Mother Nature lent a helping hand Monday to the Calaveras County's Narcotics Enforcement Unit yesterday and today.
With help from state Campaign Against Marijuana Planting agents, two abandoned marijuana plantations with a total 4,122 plants were uprooted in San Andreas and Mountain Ranch.
At both sites, seasonal springs fed irrigation lines that once watered the rows of 6-foot-tall plants. However, the springs were dry, the plants were starting to wilt and the waterless farmers had apparently given up on their crops.
"They weren't completely ready for sale," Calaveras County Sheriff's Department Captain Mike Walker said. "They were mature plants, but the actual harvest season is probably a month, month-and-a half-away."
The first site was uncovered Monday, about a quarter-mile off of Hawver Road near San Andreas. County and state officials raided the area not sure what to expect, but quickly concluded that the site was abandoned.
While investigating that site, the sheriff's department learned of another site off of Whiskey Slide Road near Mountain Ranch. That was raided yesterday and also found to be deserted.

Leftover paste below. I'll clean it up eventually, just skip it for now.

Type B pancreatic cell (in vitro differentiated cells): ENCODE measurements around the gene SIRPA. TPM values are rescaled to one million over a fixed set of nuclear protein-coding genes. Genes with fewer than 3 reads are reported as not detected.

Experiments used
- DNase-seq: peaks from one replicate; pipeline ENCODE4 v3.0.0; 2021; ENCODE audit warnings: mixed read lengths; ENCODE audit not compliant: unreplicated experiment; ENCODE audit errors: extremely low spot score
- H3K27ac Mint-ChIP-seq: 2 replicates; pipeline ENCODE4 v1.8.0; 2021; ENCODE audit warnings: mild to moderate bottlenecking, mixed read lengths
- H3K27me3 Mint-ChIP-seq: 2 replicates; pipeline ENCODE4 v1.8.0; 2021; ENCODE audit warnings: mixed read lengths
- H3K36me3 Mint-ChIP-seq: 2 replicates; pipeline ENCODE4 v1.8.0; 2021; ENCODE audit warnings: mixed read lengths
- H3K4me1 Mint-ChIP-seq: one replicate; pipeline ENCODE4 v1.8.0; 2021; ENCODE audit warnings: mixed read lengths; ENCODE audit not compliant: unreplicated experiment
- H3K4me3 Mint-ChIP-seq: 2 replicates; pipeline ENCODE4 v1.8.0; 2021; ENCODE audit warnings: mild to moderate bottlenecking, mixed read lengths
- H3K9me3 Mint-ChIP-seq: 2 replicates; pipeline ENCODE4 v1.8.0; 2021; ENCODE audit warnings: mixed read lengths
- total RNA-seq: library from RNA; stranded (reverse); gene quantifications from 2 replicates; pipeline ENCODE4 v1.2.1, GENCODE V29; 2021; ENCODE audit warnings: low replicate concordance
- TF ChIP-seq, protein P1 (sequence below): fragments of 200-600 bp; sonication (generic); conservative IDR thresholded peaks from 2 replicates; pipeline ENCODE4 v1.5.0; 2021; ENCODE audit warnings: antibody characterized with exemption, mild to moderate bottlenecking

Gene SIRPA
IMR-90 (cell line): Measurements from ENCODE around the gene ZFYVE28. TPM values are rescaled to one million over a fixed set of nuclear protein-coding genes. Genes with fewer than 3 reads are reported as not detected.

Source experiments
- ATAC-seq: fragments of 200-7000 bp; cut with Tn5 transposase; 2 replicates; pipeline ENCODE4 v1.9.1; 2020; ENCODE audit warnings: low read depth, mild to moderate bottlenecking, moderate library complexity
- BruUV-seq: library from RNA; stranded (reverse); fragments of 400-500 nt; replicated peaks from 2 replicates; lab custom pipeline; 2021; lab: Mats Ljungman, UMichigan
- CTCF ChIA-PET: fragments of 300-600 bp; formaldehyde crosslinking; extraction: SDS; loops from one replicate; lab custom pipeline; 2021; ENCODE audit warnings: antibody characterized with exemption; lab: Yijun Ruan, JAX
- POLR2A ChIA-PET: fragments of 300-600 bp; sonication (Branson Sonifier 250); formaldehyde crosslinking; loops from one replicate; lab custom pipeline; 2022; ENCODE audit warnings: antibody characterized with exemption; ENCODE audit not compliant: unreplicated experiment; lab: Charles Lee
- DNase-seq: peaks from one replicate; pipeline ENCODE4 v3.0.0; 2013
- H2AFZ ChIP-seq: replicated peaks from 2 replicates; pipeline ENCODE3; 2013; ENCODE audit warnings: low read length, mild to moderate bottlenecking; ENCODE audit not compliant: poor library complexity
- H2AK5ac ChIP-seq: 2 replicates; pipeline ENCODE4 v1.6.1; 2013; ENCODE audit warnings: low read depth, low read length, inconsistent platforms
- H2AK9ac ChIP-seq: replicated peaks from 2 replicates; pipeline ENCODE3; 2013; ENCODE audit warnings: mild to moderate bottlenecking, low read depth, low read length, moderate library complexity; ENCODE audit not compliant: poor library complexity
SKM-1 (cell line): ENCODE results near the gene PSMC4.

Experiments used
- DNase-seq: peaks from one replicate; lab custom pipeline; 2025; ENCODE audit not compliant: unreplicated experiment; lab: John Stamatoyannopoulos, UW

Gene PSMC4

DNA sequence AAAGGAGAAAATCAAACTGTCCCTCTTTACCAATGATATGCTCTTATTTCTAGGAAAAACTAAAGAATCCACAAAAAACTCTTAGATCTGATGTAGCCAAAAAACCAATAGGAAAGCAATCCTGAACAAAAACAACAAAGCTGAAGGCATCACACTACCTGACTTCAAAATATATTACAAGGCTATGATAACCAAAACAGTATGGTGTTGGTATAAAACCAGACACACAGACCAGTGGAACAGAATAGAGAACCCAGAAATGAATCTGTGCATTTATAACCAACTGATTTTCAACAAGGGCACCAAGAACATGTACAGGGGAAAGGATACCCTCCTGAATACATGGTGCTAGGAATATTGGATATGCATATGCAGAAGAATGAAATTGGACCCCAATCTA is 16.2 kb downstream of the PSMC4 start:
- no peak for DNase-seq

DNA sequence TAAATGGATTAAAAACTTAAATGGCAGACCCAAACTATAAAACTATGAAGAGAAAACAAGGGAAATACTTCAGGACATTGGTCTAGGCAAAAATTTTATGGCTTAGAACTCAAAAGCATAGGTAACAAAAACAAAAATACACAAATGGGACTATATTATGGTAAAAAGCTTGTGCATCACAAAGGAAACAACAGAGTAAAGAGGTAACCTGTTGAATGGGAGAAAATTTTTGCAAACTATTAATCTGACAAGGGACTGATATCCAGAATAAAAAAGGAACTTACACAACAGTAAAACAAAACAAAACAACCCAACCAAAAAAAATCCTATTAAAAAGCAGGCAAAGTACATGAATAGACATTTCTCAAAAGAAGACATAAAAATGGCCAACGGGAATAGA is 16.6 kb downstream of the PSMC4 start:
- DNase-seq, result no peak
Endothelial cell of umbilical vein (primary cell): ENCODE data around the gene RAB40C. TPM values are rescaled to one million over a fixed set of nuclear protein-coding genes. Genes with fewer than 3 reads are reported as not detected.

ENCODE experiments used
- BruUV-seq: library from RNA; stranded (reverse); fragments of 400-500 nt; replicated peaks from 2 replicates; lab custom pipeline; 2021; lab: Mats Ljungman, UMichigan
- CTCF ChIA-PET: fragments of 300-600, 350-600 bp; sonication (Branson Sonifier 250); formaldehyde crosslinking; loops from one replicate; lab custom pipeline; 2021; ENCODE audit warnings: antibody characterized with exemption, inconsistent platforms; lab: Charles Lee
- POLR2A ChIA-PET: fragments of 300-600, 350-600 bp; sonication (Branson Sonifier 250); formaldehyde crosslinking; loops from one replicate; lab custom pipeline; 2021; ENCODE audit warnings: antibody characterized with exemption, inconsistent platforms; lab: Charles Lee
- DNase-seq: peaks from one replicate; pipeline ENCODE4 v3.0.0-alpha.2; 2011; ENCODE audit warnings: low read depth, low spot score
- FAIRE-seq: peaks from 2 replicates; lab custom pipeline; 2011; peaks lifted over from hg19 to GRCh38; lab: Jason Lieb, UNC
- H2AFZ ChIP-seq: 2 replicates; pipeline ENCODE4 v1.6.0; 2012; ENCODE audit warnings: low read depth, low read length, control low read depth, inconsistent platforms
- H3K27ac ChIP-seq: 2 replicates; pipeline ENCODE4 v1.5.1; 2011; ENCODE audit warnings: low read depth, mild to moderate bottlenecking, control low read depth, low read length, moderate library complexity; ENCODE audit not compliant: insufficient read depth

A total of 964 wilting or dried-up plants were seized from the Hawver Road site, and 3,158 plants were seized from the grow at Whiskey Slide Road.
The busts bring the number of pot plants pulled in Calaveras County this year near the 10,000 mark.
That's a notable achievement, Walker said, considering the Sheriff's Department is without a state grant that was its main funding source for marijuana suppression in recent years.
"We'd usually be doing a lot more, but since the loss of that grant, we've lost two people in that unit who would be doing this full-time," Walker said. "I would say it's a good number for the amount of people we have working on it."
Walker said the sites were likely the work of Mexican drug organizations, "because the size and technique they were using to grow are very similar."
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